|Extensions of Practical Functional Assessment and Skills-Based Treatment: Updates on Training, Implementation, and Overcoming Barriers
|Saturday, May 23, 2020
|11:00 AM–12:50 PM
|Walter E. Washington Convention Center, Level 2, Room 207A
|Area: AUT/DDA; Domain: Service Delivery
|Chair: Kara LaCroix (The Autism Community Therapists, LLC)
|Discussant: Kevin J. Schlichenmeyer (TACT, LLC )
|CE Instructor: Kevin J. Schlichenmeyer, M.Ed.
In 2012, Hanley provided guidance to mitigate and overcome the myths that functional analyses (FAs) are too complex, take too long, and are too risky for dangerous behavior. Despite Hanley’s recommendations and evidence suggesting that FA is the most informative tool in the assessment of problem behavior, many practitioners rely on indirect or descriptive methods. We will share extensions of the practical functional assessment (PFA) and skill-based treatment (SBT) model and describe how they can directly influence practitioners’ assessment and treatment practices. In Study 1, FA training was evaluated wherein participants of various backgrounds learned how to accurately conduct Interview-Informed Synthesized Contingency Analyses (IISCAs) in ecologically relevant settings following a PFA workshop. IISCAs with 3-minute analysis sessions were conducted in Study 2, which led to meaningful treatment outcomes with nine clients in a consecutive case series. The remaining studies attempt to break down the myth that FAs are too risky when it comes to severe problem behavior. To evaluate risk, a group FA and treatment was conducted with clients who have severe problem behavior in a classroom with limited resources (Study 3) and IISCAs and treatment were developed for clients whom had been reported to have idiosyncratic problem behavior in a specialized school (Study 4).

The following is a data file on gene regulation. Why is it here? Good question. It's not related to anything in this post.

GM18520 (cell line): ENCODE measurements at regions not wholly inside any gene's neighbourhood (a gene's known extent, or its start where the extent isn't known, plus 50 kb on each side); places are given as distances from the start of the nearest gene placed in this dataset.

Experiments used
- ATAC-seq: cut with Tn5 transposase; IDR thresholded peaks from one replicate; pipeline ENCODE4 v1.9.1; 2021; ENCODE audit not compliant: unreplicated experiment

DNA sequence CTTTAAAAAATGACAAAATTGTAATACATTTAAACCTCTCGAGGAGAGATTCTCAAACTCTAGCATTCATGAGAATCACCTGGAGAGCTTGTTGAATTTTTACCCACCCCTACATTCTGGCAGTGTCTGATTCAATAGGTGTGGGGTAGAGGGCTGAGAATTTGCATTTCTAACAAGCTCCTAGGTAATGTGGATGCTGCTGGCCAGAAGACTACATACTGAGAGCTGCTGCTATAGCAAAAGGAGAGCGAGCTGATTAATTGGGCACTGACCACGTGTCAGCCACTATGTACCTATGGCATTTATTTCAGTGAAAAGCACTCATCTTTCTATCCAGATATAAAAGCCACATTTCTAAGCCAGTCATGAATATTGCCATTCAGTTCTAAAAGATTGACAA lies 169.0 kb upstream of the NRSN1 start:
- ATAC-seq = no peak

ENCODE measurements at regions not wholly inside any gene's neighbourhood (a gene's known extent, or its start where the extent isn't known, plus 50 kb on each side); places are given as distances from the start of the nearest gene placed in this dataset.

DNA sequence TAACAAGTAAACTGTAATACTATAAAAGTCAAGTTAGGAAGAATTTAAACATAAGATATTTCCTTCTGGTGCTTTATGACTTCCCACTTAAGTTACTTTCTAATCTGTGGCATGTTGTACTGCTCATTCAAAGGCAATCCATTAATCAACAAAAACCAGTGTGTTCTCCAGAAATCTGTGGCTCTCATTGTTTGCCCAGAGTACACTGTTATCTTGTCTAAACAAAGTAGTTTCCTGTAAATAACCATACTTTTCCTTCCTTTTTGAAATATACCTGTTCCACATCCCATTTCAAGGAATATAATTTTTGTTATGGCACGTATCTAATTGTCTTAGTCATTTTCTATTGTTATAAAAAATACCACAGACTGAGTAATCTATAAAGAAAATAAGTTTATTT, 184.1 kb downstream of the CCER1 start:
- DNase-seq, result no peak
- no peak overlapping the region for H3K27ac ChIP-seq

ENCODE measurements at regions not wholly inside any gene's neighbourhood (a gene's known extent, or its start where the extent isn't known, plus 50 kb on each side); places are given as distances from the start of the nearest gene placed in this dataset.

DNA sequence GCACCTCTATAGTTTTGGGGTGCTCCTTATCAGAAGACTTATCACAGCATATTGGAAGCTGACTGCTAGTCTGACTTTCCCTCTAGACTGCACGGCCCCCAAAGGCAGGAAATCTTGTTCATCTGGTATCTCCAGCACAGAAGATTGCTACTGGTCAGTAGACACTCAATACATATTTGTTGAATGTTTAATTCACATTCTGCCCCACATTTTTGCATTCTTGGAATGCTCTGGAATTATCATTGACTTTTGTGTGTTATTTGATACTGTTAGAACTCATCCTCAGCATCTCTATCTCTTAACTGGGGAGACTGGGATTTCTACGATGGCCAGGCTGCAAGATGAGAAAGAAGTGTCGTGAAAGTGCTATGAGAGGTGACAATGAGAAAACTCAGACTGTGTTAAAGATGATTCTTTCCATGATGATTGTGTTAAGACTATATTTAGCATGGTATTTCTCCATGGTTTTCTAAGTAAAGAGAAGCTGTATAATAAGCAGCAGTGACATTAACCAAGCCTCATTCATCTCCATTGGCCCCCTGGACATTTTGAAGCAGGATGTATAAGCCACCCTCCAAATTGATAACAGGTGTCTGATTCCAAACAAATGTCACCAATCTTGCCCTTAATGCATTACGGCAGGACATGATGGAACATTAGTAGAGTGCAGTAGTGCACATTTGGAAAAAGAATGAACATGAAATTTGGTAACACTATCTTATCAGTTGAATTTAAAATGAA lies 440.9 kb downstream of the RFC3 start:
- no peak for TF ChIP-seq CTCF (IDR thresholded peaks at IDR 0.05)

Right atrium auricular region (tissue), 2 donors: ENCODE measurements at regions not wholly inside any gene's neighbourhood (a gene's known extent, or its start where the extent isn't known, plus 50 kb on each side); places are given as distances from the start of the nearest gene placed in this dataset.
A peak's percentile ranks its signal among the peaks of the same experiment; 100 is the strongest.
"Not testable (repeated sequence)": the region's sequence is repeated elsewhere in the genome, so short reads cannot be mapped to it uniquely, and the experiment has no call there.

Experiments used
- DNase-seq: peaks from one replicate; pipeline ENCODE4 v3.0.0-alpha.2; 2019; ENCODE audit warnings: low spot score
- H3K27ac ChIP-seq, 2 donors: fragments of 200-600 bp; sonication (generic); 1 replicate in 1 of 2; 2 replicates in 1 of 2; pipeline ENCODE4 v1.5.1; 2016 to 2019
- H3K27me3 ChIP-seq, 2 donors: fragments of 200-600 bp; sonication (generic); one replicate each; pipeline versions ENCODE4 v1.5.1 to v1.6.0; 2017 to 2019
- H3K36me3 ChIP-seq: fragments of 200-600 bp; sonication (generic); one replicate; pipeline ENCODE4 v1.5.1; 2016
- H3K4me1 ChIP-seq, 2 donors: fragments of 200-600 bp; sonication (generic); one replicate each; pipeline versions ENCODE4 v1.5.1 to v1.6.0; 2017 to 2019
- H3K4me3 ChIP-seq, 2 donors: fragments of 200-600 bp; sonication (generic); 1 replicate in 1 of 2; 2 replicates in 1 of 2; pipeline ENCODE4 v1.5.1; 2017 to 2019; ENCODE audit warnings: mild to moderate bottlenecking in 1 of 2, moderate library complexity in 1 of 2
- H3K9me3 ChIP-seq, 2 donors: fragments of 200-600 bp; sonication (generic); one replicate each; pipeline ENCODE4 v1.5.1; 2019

|Instruction Level: Basic
|Keyword(s): Autism, Functional Analysis, Treatment Analysis
BCBAs, BCBA-Ds, BCaBAs, licensed psychologists, and other behavior analytic providers who wish to learn how to assess and treat problem behavior.
|Learning Objectives: 1. Participants will be able to describe effective ways to overcome barriers to staff training. 2. Participants will be able to describe how to conduct safe and efficient functional analyses. 3. Participants will be able to describe how to implement practical functional assessment and skills-based treatment with limited resources.
|A Randomized Controlled Trial of Seminar-Based Training on Accurate and General Implementation of Practical Functional Assessments
|CORY WHELAN (The Autism Community Therapists, LLC), Gregory P. Hanley (FTF Behavioral Consulting ), Robin K. Landa (May Institute ), Emily Sullivan (Western New England University), Rachel Metras (Western New England University), Kara LaCroix (The Autism Community Therapists, LLC)